I don’t know if I’ll keep my Mark McGwire ball in the cube like that forever. Eventually, as I collect more baseballs from iconic players I may just put them in a special box or a multiple baseball holder and label each ball with the specific players that either hit it or tossed it to me. In any case I doubt I will ever get another baseball from Mark McGwire ever again. And I surely won’t ever get one hit to me by him. So it makes it very special that I got one from him. And if you want to read about how I got one from Big Mac you can just click right here.
After the photo-shoot was complete, I loaded all my baseballs up in my car, jetted home, unloaded all of my baseballs back upstairs, grabbed my stuff, and chased off towards Safeco Field. Since the Phillies were in town for inter-league play I had to get to the stadium early. Plus it was Ichiro replica jersey giveaway night. So the stadium was going to be packed. I was also waiting on my buddy Josh and his small entourage to arrive with the tickets. The gates opened up at 4:40pm and they arrived at 4:38pm. Moments to spare. (I truly appreciate the hustle, Josh!) Once I got my ticket, got my bag checked by security, I raced inside to the center field party deck. The place filled up so fast. Before I knew it I was elbow to elbow with hundreds of people. And to make matters worse David Aardsma tossed some dude a baseball, it bounced out of his hands, smacked off his face, bounced off the shoulder of his wife, and landed down in the gap behind the centerfield wall. Now I had to compete for a spot to get that baseball. I probably excused myself a hundred times trying to get in line with it to glove trick it out of there. Once I found it I got my glove ready, and started to lower it down. Just then…my string broke. My glove fell helplessly into the gap. “Now what?” Said a voice.
I found the nearest security guard and told him I had dropped my baseball glove into the gap. He told me he couldn’t help me right now because he was too busy guarding his post. I’d have to wait. And I did wait. Even though the outside temperature was only 71 degrees, it felt like I was roasting under a desert sun. I was literally stressed out. I wanted to just forget my glove and go home. But I’ve had that glove since I was like, 16. And I still had a chance to get that baseball. After 25 minutes of standing there, and making minimal, pathetic attends to get a baseball players attention to toss me a baseball, I caught up with a security guard that was way more friendlier and way better looking too. Her name is Kim, and she is always so helpful and nice at the stadium. I told her my problem but I added that I was trying to get an autograph and I dropped my glove, my ball, and my sharpie into the gap. She immediately started towards the gate to help me but her supervisor, Melinda,(an equally nice security guard) cut her off and told her she had to go guard something else. I then had to explain my problem to Melinda. And she was equally compassionate and understanding. So can you guess what happened next?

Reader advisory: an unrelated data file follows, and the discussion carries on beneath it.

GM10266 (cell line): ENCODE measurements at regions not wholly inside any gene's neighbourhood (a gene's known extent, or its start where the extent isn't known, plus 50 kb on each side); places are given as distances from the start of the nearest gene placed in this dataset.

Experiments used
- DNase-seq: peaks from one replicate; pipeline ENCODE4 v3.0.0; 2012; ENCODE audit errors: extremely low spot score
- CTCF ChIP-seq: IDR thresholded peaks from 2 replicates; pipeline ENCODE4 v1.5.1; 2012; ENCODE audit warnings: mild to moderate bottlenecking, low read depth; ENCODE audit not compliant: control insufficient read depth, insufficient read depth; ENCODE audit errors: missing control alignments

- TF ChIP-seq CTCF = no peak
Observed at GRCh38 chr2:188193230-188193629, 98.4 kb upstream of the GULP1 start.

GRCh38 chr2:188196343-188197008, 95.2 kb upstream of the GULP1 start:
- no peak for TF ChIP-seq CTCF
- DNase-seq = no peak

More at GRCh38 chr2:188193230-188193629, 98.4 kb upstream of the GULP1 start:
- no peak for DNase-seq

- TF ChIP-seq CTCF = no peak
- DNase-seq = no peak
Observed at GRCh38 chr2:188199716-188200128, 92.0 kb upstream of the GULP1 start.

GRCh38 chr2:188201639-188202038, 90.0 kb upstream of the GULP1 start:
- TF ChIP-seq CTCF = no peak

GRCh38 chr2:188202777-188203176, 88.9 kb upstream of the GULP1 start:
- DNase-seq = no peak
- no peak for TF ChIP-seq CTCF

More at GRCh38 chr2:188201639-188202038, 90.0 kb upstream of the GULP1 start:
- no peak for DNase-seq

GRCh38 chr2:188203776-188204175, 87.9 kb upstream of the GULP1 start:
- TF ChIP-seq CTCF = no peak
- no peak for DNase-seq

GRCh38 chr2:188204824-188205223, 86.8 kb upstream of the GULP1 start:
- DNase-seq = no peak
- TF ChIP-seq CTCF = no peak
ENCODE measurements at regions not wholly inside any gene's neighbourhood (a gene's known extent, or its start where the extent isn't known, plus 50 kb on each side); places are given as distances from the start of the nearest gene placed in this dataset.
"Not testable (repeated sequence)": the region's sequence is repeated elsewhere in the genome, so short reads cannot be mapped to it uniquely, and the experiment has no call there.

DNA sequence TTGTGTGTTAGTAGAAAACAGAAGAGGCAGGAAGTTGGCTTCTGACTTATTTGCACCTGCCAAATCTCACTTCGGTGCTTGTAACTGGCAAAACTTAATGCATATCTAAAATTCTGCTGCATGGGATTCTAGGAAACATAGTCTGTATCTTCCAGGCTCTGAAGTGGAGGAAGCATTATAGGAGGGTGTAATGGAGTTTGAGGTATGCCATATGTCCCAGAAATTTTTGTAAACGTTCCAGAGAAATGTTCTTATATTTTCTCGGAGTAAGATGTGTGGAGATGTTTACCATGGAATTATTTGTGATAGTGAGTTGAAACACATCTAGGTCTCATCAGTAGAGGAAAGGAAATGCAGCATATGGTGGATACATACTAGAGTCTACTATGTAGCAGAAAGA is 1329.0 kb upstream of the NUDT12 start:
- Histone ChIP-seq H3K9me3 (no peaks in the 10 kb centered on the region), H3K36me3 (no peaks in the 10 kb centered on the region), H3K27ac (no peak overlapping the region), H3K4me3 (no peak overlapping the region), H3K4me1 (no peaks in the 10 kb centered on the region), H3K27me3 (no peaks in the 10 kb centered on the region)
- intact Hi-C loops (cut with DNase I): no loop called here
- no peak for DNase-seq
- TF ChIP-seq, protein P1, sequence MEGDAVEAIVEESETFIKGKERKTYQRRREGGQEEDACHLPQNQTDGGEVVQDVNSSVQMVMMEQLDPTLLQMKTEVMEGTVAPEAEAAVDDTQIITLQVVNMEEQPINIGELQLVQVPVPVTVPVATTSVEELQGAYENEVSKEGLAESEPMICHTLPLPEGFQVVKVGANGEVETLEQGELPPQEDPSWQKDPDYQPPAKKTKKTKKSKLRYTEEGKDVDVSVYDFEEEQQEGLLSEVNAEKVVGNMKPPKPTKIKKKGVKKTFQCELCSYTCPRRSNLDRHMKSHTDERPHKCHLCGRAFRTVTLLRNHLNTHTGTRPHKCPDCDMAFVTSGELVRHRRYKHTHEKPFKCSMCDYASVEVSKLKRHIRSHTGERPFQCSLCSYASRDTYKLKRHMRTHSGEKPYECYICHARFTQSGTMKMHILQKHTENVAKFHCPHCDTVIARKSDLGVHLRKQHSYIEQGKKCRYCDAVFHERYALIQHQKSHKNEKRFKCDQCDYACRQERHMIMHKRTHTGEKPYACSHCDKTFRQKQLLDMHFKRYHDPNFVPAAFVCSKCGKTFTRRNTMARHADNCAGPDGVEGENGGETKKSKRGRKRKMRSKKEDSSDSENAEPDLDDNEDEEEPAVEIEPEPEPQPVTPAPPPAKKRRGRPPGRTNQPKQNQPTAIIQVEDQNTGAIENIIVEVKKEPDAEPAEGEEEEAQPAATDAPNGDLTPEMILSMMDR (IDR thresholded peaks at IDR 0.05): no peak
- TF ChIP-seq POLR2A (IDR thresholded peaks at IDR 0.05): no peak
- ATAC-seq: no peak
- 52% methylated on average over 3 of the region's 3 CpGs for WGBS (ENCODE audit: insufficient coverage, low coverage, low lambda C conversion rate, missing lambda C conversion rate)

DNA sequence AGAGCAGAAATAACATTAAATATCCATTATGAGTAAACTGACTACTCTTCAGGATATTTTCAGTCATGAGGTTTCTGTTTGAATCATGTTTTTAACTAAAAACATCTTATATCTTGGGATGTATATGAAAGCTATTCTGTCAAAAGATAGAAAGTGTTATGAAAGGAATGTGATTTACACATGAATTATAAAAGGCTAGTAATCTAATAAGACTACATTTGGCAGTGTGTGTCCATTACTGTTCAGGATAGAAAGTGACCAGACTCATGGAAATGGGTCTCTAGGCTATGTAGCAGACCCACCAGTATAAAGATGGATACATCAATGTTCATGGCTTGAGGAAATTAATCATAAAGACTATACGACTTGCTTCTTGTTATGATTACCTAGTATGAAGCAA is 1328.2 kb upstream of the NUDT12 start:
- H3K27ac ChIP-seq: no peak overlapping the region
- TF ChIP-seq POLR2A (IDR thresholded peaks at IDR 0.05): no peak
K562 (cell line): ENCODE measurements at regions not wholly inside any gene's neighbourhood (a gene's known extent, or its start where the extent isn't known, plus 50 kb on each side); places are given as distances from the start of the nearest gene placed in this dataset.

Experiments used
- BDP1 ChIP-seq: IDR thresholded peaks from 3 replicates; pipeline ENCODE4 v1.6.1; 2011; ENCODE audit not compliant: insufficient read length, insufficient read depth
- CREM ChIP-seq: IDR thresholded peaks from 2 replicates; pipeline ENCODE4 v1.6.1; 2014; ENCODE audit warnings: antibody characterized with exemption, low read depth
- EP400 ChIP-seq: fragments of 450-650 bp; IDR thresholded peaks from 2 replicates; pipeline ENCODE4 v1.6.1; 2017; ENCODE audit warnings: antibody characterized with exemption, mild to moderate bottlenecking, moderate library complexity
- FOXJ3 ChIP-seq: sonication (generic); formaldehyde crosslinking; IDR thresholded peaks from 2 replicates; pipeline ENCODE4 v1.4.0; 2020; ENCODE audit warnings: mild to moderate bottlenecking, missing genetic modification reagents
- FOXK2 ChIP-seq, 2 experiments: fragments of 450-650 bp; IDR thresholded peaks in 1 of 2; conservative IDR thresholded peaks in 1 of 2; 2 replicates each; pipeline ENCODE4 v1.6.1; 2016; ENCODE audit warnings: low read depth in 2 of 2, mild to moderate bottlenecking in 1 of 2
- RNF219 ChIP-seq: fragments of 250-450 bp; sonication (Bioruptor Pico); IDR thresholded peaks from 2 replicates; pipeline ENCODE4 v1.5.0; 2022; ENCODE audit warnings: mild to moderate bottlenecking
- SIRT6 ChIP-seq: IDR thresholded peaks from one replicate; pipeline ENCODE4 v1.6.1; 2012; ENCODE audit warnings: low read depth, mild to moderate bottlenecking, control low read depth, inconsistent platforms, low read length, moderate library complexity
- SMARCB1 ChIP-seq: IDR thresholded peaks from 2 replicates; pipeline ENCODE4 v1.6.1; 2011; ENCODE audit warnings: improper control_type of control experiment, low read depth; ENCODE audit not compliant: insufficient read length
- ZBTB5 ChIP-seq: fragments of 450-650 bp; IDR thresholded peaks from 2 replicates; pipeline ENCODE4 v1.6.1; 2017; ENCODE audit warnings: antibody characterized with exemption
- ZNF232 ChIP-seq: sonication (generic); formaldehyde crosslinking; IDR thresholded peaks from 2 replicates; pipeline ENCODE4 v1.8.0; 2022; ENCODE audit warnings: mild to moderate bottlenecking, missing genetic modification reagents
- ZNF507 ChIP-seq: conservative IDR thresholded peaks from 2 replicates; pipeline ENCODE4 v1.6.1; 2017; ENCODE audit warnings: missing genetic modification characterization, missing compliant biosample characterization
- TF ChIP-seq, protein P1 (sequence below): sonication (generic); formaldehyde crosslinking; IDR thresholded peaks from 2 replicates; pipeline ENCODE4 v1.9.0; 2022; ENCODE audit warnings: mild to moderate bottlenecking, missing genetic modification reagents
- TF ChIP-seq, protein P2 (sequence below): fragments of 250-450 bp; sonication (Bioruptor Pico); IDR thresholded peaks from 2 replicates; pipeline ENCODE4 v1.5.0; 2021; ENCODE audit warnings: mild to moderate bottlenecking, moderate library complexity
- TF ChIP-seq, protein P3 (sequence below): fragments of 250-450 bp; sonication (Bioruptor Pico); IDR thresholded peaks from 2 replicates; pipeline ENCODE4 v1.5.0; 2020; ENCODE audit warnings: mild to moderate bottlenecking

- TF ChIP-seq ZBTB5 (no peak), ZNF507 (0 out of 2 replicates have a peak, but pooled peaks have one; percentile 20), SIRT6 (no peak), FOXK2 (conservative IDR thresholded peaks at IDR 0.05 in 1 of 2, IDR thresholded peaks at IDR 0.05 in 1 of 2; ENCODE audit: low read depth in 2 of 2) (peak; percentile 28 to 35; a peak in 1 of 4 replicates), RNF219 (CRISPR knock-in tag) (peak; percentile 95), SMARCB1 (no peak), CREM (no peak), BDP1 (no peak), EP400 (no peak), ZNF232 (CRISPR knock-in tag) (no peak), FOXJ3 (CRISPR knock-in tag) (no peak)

Isn’t that the best picture ever? That’s not the actual baseball from the gap. That is a baseball I brought from home for good luck. And in case you’re still waiting on official confirmation that I got the baseball from the gap, yes. I did get it. Melinda brought it up for me. I couldn’t thank her enough.
I was finally able to assist my buddy Josh in the left field bleachers but he pretty much had things under control. I was just hanging around in case he missed one, plus he’s great conversation. We jib-jab about baseball, and who we think will make the playoffs…you know, guy talk. Josh reeled in four baseballs in this one spot in the bleachers, and got Jaime Navarro to toss him his fifth.
That’s Josh waiting for another BP home run. If you want to check out his stats on www.mygameballs.com just click here. He’s a really cool guy and we got kind of ran out of that spot earlier than we wanted because after Josh had snagged number four a lot of kids started asking him to stand there.